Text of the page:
Floor Talk November 10 (Report Day)
Yield= 169.3 bu./acre vs. the traxde's estimate of 168 bu./acre
Acres= 80.7 million vs. the trade's estimate of 80.7 million
Production= 13.654 billion bushels vs. the trade's expectation of 13.55 billion bushels
Yield= 48.3 bu./acre vs. the trade's estimate of 47.5 bu./acre
Acres= 82.4 million vs. the trade's expectations of 82.4 million
Production= 3.981 billion bushels vs. the trade's expectations of 3.912 billion
As a result, the corn market has fallen 8 cents, soybeans down 14 cents, and wheat is down 1 cent.
U.S. 2015-16 Carryout:
Corn=1.76 billion bushels, vs. the trade's expectation of 1.587 billion and the USDA's Oct. est. of 1.561 billion.
Soybeans= 465 million bushels, compared with the trade's expectations of 429 mill. and USDA's Oct. 425 mill.
Wheat= 911 million bushels vs. the trade's expectation of 866 mill. and USDA's Oct. 861 million bushels.
--—-Mike North, President Commodity Risk Management Group, says that large supplies is the best way to describe the newly updated balance sheet. “Corn yield was raised to 169.3, above the average guess of 167.4 bu/acre. Soybean yields jumped to a new all-time record of 48.3 bpa. These production hikes in conjunction with smaller corn usage numbers (ethanol down 75 million bu, exports down 50 mil. bu, feed usage up 25 mil. bu) allowed balance sheets to climb both domestically and globally. Current projected stocks for the 2015/16 marketing year are 1.76 billion bushels of corn and 465 million bushels of soybeans. Globally, corn supplies rose to 211.91 MMT from 187.8 MMT after accounting for the growth in US production and the reduction in the Chinese usage of corn for feed. Soybeans parted company here. Stocks declined by 2.2 MMT on stronger projected Chinese demand.”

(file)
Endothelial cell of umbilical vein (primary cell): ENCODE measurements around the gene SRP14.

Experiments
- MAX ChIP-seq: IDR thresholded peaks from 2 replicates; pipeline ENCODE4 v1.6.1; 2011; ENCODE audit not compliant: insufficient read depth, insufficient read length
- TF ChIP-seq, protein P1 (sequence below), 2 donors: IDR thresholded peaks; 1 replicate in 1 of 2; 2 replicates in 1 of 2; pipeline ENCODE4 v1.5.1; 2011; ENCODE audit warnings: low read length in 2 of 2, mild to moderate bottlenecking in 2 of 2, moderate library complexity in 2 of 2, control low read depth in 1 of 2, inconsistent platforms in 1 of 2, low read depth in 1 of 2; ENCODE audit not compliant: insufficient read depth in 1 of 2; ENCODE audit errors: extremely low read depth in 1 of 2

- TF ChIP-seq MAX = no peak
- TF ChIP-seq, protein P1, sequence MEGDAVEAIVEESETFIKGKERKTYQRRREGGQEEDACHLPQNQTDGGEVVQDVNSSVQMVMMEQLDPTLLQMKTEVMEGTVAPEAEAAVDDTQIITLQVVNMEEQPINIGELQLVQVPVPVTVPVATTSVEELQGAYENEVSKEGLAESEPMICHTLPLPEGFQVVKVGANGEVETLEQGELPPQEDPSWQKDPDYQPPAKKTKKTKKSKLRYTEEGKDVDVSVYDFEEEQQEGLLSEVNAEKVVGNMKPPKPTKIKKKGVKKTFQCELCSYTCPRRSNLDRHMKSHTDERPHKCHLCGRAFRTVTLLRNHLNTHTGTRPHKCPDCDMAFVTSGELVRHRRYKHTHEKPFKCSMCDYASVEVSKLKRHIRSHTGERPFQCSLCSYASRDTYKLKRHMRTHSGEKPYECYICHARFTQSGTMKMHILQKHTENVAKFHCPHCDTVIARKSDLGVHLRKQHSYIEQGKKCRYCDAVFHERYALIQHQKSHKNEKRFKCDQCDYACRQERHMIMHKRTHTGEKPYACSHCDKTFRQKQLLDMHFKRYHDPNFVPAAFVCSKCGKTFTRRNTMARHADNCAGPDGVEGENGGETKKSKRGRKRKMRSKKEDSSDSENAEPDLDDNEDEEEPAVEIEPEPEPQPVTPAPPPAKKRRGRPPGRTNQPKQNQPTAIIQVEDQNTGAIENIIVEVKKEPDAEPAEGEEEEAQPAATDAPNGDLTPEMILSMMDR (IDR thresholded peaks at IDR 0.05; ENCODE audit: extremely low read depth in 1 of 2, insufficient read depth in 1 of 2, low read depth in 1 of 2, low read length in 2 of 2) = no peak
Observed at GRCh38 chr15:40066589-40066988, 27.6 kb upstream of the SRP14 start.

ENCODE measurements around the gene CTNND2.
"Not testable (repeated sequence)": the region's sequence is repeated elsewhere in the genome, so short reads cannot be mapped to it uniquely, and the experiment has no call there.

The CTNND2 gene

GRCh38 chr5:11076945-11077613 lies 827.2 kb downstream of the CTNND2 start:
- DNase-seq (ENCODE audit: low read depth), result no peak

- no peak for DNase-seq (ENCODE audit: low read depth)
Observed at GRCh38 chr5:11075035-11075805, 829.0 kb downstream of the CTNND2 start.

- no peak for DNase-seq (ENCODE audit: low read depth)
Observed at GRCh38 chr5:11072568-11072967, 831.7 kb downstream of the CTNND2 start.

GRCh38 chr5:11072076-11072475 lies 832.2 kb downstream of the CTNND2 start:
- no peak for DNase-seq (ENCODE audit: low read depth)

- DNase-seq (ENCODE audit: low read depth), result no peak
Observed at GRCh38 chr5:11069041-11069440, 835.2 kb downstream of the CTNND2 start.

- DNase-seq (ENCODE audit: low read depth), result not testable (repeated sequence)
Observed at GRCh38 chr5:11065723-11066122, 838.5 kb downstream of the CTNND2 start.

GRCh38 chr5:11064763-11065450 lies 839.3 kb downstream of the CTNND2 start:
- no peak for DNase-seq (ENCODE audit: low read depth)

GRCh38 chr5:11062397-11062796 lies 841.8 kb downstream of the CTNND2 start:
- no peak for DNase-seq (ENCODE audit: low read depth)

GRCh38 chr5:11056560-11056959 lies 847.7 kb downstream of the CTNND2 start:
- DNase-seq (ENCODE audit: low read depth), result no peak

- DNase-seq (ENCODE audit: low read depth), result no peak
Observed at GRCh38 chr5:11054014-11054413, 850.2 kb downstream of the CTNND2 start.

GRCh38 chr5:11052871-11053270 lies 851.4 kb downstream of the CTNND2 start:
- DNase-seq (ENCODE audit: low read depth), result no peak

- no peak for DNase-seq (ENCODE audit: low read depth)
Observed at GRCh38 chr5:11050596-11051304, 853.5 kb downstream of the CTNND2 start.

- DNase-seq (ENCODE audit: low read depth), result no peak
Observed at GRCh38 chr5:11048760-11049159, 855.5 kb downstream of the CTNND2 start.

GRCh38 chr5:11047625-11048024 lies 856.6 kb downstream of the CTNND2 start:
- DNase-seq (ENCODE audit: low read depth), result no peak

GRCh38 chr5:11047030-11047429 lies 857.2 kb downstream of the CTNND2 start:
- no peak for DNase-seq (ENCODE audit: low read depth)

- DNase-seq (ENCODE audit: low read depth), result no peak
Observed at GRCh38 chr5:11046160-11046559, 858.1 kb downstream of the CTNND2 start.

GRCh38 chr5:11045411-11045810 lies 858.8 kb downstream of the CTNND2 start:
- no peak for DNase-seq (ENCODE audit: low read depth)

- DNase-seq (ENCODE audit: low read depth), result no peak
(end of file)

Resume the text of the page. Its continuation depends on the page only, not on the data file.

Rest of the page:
--Sal Gilbertie, Teucrium Trading, says that while total stocks and production of wheat are at record or near record levels, total world usage of wheat is raised by one million tons, mostly reflecting increased consumption by China. Higher global stocks for corn, also led by China, seem to be migrating corn prices to at or below their cost of production, coinciding with the seasonal harvest low cycles, which could provide a good buying opportunity for buy-and-hold investors. Record yield per acre in soybeans is also pushing soybean prices to the limits of farmer profitability, which also may provide medium and long term agricultural investors with investment opportunities in the sector.
--Jacob Burks, Wedbush Futures LLC, says that this bearish report was expected and the USDA didn’t disappoint. “Corn, Soybeans, and wheat all received boost in ending stocks numbers. I guess the answer is yes, the Western Corn Belt can support the losses in the east."
--Pete Meyer, PIRA Energy Senior Grain Analyst, says that the ending stocks numbers, across the board, were higher than expected.
“In short, it’s all up to the export market to get this market turned around and with CONAB posting 102M MT in soybean production this morning, to go along with almost 82M MT in corn, the odds are stacked against US exports, especially with the Dollar Index approaching 100. Going to be a long, nervous wait for farmers until the January reports.”